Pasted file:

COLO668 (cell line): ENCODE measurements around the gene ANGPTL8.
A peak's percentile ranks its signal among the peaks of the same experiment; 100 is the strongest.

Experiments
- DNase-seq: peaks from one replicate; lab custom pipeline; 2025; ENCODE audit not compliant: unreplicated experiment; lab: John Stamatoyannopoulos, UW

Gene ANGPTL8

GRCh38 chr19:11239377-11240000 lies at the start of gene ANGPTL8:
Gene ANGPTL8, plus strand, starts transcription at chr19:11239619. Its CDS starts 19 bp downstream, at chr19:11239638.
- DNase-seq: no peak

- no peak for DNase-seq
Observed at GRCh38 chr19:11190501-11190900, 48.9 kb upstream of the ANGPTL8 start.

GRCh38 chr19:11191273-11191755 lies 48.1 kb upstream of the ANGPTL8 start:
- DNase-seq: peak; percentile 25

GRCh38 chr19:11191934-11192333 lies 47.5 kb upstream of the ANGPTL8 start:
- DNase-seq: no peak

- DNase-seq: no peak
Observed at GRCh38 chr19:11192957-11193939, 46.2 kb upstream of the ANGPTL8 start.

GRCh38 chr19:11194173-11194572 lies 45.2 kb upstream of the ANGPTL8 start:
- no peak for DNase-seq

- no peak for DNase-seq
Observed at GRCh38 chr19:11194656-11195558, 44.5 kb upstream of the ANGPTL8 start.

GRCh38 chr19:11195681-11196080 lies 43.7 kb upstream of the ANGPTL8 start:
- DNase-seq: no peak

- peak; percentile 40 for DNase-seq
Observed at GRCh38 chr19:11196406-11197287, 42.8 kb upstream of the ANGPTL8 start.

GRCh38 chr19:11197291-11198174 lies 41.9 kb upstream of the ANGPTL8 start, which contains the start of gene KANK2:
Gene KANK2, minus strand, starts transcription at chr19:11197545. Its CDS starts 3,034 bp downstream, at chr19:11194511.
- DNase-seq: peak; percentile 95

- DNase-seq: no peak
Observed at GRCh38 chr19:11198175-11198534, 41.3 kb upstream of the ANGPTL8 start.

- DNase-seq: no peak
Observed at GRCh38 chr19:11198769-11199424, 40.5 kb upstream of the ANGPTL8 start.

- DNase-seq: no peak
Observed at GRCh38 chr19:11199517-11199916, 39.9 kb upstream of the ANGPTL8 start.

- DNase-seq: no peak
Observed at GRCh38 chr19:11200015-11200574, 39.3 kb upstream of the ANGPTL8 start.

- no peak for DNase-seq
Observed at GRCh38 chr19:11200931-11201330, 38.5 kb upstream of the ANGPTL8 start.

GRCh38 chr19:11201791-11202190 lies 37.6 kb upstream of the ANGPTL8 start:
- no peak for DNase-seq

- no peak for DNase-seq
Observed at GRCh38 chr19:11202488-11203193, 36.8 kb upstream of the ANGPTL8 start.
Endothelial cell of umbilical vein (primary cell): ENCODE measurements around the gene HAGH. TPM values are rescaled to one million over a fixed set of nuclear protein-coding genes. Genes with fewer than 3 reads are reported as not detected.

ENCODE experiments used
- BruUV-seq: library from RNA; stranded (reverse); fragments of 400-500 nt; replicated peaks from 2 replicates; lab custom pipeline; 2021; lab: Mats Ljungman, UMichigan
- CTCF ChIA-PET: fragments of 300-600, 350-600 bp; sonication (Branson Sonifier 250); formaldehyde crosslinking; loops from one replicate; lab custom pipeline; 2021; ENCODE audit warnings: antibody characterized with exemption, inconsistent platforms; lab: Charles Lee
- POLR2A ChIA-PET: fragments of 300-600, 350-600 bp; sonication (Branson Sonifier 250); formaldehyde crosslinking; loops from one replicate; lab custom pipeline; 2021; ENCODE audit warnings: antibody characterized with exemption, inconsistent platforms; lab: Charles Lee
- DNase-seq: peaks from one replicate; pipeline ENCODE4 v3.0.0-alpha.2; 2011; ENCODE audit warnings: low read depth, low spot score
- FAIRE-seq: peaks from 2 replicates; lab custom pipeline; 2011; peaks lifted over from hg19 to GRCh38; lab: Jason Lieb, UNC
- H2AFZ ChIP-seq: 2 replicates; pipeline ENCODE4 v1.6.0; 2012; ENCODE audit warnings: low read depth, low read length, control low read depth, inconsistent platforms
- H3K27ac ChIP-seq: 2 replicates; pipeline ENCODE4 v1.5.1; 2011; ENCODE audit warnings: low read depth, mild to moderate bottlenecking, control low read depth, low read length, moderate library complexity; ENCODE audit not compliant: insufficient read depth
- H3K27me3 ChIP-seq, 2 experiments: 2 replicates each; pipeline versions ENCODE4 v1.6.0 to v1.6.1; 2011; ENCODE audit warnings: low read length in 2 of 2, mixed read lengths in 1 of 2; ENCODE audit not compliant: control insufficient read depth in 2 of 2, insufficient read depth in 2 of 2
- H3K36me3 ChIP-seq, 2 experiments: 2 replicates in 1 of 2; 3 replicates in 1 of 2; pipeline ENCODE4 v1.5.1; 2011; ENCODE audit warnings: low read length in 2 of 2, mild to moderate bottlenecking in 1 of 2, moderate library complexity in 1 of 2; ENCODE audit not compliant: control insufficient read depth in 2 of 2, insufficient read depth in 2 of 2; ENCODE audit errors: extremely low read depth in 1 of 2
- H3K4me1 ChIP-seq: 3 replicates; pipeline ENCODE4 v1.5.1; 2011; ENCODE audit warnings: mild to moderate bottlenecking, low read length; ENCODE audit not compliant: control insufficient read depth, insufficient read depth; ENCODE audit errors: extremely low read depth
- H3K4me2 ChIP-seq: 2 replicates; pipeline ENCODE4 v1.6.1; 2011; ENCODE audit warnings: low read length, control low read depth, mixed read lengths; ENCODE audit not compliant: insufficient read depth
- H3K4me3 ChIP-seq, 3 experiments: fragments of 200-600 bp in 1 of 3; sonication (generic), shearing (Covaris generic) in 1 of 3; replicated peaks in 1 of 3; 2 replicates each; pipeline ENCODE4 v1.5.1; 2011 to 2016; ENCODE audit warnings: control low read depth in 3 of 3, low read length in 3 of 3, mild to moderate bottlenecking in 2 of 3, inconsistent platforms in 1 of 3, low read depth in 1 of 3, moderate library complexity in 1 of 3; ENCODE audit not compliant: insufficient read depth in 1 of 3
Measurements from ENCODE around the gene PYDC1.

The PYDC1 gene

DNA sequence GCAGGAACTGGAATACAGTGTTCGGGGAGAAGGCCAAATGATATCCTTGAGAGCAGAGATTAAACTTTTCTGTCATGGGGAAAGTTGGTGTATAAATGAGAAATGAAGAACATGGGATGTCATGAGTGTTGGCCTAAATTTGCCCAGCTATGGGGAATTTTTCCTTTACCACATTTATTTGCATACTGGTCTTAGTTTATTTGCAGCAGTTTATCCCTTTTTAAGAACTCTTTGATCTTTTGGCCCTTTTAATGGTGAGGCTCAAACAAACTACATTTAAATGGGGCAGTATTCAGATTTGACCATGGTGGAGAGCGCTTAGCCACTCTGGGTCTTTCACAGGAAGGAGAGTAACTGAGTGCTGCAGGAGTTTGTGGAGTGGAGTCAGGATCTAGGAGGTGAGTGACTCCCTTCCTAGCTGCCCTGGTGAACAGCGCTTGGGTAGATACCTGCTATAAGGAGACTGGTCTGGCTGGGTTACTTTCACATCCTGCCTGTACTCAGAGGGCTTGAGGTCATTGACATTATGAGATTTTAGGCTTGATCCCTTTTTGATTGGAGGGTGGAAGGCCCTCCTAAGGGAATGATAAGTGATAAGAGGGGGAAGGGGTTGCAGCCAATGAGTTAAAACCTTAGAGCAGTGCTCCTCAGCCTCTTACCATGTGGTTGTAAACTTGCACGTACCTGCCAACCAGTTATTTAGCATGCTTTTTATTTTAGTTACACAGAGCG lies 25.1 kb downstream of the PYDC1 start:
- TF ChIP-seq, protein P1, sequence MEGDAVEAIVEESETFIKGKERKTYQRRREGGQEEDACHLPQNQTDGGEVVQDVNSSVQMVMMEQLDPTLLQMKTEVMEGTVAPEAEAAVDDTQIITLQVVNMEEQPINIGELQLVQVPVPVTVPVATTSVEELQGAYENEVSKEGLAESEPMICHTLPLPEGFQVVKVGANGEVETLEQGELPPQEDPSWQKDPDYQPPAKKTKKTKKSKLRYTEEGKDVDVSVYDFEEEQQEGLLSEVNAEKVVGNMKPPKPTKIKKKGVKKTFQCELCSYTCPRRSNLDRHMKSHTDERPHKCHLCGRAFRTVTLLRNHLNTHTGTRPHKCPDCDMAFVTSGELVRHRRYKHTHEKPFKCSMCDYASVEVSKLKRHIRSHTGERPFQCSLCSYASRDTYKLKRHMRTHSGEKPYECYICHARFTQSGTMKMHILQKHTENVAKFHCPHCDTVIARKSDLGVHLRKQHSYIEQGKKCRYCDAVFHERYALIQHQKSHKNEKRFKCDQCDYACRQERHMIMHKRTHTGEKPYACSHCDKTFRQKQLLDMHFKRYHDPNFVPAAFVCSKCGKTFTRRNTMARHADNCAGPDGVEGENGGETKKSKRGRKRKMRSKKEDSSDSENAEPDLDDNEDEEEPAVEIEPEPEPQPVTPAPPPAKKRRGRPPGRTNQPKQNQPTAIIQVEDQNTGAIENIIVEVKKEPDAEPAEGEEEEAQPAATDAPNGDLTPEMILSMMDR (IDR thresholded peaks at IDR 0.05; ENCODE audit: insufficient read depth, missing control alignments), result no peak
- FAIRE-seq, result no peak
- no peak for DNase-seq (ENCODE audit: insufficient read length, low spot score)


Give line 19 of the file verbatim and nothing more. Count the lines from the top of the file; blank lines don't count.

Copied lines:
- no peak for DNase-seq